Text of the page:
Water Treatment Chemicals: An Overview of Regulatory Requirements
Ensuring that your water treatment products meet relevant standards helps end-users be confident of a cleaner, safer water supply. Regional requirements vary, but here is a summary of some of the most important standards and guidance that may apply.
Potable Water Treatment
While there are many regulations for drinking water, in this article we’ll highlight two key standards that are used to monitor the safety/purity of drinking water treatment chemicals. These are NSF/ANSI/CAN 60 and ABNT NBR 15784:
- NSF/ANSI/CAN 60: Drinking Water Treatment Chemicals - Health Effects is the industry-leading standard and one of the most recognized chemical standards worldwide. Certification or compliance to this standard is required for nearly all drinking water treatment chemicals used in the U.S., Canada and other regions of the world. This standard was created by a committee of stakeholder experts with equal representation by water supply regulators, water treatment chemical manufacturers and drinking water utility operators.
Many categories of water treatment chemicals fall under the scope of this standard, including corrosion and scale inhibitors, coagulants and flocculants, disinfection and oxidation chemicals, and chemicals used for pH adjustment, softening, precipitation and sequestering.
- ABNT NBR 15784 is the Brazilian national standard for the health effects of water treatment chemicals. In order to sell water treatment chemicals in Brazil, manufacturers must show compliance by displaying a compliant test report from a laboratory accredited by the National Institute of Metrology, Standardization and Industrial Quality (INMETRO), such as NSF’s laboratory in Porte Alegre, Brazil.
Chemical categories covered under this standard include coagulants and flocculants, corrosion and scale inhibitors, disinfection and oxidation chemicals, and others.
Swimming Pool Water Treatment
The Model Aquatic Health Code (MAHC) is a voluntary model pool code created and maintained by the Centers for Disease Control and Prevention (CDC) in the U.S. It is designed to help local, state and regional authorities and the aquatics industry sector reduce the risk of outbreaks, drowning and pool-related injuries.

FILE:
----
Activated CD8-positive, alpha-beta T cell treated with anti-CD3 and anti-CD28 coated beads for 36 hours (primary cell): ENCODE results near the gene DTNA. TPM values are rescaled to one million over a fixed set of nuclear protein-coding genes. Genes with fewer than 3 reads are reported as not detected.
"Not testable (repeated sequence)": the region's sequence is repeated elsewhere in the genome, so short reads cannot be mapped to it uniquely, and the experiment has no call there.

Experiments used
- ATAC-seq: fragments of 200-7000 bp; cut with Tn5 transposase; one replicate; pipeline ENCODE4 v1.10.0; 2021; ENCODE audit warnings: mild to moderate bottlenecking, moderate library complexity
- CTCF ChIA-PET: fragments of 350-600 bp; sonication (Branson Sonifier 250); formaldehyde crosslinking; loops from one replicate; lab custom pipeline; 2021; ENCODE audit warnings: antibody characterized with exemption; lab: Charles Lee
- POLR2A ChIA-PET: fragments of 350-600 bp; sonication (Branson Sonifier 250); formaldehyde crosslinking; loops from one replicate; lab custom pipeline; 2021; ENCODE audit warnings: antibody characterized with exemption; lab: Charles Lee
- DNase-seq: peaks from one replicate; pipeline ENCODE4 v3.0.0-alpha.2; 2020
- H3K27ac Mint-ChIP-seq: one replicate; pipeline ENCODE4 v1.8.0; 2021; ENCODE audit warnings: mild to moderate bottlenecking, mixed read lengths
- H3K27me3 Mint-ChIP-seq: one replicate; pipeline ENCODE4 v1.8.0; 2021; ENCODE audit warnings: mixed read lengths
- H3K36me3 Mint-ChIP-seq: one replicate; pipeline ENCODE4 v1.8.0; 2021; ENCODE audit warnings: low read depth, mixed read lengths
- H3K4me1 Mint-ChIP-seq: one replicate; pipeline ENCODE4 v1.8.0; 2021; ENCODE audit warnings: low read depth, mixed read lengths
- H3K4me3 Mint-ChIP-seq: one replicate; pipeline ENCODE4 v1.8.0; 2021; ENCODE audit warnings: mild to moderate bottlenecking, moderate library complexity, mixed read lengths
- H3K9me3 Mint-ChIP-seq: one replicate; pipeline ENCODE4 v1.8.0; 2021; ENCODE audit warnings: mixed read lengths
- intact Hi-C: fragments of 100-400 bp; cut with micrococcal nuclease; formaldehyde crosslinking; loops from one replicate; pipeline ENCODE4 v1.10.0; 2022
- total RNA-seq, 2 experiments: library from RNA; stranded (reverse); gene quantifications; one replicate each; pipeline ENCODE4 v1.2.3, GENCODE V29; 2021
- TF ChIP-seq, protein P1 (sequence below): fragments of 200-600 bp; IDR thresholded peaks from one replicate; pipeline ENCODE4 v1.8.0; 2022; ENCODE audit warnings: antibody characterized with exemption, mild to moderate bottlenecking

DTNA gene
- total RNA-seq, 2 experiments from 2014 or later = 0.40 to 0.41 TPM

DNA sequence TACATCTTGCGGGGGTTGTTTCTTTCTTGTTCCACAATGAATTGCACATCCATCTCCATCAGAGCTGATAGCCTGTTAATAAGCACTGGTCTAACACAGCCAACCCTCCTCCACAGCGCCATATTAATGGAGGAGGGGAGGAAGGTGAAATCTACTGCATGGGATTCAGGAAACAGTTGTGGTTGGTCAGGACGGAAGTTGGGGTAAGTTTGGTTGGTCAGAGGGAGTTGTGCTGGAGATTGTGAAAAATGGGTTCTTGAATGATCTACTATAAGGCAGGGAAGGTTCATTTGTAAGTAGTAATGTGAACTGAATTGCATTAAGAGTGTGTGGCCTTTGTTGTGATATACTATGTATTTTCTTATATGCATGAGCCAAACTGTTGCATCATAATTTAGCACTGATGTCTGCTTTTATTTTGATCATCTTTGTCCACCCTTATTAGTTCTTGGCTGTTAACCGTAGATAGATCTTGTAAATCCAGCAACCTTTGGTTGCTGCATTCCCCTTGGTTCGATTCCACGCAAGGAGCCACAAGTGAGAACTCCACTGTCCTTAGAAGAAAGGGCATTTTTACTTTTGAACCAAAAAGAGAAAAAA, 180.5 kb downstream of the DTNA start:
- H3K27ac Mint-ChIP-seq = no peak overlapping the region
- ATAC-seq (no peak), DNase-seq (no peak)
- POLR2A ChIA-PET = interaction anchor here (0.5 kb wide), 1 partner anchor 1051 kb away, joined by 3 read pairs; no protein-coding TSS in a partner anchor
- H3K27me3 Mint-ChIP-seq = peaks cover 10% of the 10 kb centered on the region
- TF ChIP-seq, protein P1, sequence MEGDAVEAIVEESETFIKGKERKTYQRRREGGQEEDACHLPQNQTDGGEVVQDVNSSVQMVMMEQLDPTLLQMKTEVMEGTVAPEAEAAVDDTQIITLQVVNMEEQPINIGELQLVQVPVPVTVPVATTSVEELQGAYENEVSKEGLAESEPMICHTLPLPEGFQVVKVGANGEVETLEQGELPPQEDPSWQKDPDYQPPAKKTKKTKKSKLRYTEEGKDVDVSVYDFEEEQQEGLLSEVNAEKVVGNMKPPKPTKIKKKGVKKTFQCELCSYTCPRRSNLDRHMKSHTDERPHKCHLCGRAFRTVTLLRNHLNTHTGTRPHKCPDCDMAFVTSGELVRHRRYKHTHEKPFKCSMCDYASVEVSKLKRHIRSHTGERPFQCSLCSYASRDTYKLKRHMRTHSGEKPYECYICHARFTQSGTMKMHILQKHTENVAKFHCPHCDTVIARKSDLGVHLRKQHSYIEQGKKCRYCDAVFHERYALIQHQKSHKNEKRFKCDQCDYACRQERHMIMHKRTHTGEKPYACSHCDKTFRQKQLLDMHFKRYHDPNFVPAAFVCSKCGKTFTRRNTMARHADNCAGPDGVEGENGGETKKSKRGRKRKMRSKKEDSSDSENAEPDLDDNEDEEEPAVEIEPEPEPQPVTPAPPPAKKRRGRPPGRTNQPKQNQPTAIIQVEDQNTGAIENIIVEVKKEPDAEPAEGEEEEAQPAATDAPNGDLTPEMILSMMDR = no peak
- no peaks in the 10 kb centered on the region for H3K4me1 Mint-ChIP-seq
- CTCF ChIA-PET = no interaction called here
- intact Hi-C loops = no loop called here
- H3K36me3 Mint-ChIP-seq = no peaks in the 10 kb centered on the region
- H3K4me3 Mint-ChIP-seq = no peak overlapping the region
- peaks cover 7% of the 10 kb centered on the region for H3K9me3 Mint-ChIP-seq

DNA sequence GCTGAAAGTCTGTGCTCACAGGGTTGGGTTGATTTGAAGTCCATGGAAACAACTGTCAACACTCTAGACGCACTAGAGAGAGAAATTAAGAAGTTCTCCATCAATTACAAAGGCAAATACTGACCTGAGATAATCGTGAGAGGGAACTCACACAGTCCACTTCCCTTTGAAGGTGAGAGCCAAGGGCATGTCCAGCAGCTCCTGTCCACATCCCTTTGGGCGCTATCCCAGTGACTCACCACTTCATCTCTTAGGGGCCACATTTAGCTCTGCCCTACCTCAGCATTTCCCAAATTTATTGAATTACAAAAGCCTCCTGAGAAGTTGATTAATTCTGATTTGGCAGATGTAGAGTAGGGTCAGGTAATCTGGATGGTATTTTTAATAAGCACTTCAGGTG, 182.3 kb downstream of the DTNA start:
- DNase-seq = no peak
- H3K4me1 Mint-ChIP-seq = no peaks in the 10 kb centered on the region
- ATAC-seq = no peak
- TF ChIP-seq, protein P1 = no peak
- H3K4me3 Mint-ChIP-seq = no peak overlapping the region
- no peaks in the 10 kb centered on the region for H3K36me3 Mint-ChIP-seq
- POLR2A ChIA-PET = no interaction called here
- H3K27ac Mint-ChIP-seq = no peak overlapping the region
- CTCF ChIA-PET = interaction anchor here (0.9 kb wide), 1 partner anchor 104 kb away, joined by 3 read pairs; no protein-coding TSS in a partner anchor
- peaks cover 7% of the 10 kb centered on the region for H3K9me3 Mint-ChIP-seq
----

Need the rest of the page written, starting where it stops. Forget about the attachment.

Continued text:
The MAHC guidelines address every aspect of public pools, from design and construction to maintenance and management of recreational water facilities. The MAHC also includes requirements for pool water treatment chemicals. In summary, these requirements specify that treatment chemicals need to be certified to either NSF/ANSI/CAN 50 or NSF/ANSI/CAN 60:
- NSF/ANSI/CAN 50: Equipment for Pools, Spas, Hot Tubs and Other Recreational Water Facilities is a standard that defines performance validation, operational safety and testing criteria for pool and spa products. NSF/ANSI/CAN 50 also addresses the risk and potential health effects of pool and spa chemicals, including evaluation criteria for the oral, inhalation and dermal routes of exposure to chemicals based on the U.S. EPA Swimmer Exposure Assessment Model (SWIMODEL). In addition, the standard provides testing criteria for trace contaminants in chemicals used to treat the circulation systems of swimming pools, spas and water parks.
- NSF/ANSI/CAN 60: Drinking Water Treatment Chemicals - Health Effects is also referenced in the MAHC, in terms of being an evaluation tool for chemicals used in pools in North America. (See above for more on NSF/ANSI/CAN 60.)
Cooling and Retort Water Treatment
The U.S. FDA’s Code of Federal Regulations (21 CFR) contains sections that pertain to water treatment products used in food handling and food processing facilities, such as for cooling and retort water. NSF’s nonfood compounds (NFC) registration program, based on 21 CFR, registers water treatment products in the publicly listed White Book™. The registration requirements encompass formulation reviews, testing and evaluation against global food safety program guidelines, which helps ensure that registered products, when used properly, are not posing public health risks.
Boiler Water Treatment
An important regulation for boiler water treatment chemical manufacturers is the Chemical Inhibitor Approval Scheme (CIAS) in the UK. It is often used as a benchmark by manufacturers and third-party certifiers worldwide.
Chemical inhibitors must meet performance requirements developed by manufacturers, test laboratories and NSF (formerly known as BuildCert). Chemical inhibitors that meet this standard are tested to show that they both restrict the formation of calcium-based scale and reduce metallic corrosion. In addition, testing verifies that the inhibitor is compatible with the non-metallic components typically found in a modern central heating system.
Additionally, NFC category code G6 outlines requirements for treating boiler and steam lines where steam may contact edible food. Not based on efficacy, the registration strictly evaluates that the chemical is safer to use around food.
The NSF Mark Is Recognized Worldwide
No matter the end-use application you pursue, you can gain greater product acceptance through NSF certification and/or registration. Our programs address key regional and global requirements for water treatment chemicals, helping to ensure product compliance.
Every day, all over the world, the water treatment industry and regulators use our online listings to find NSF-certified and/or registered products. The NSF mark will show that your water treatment chemicals have been evaluated by an independent third party.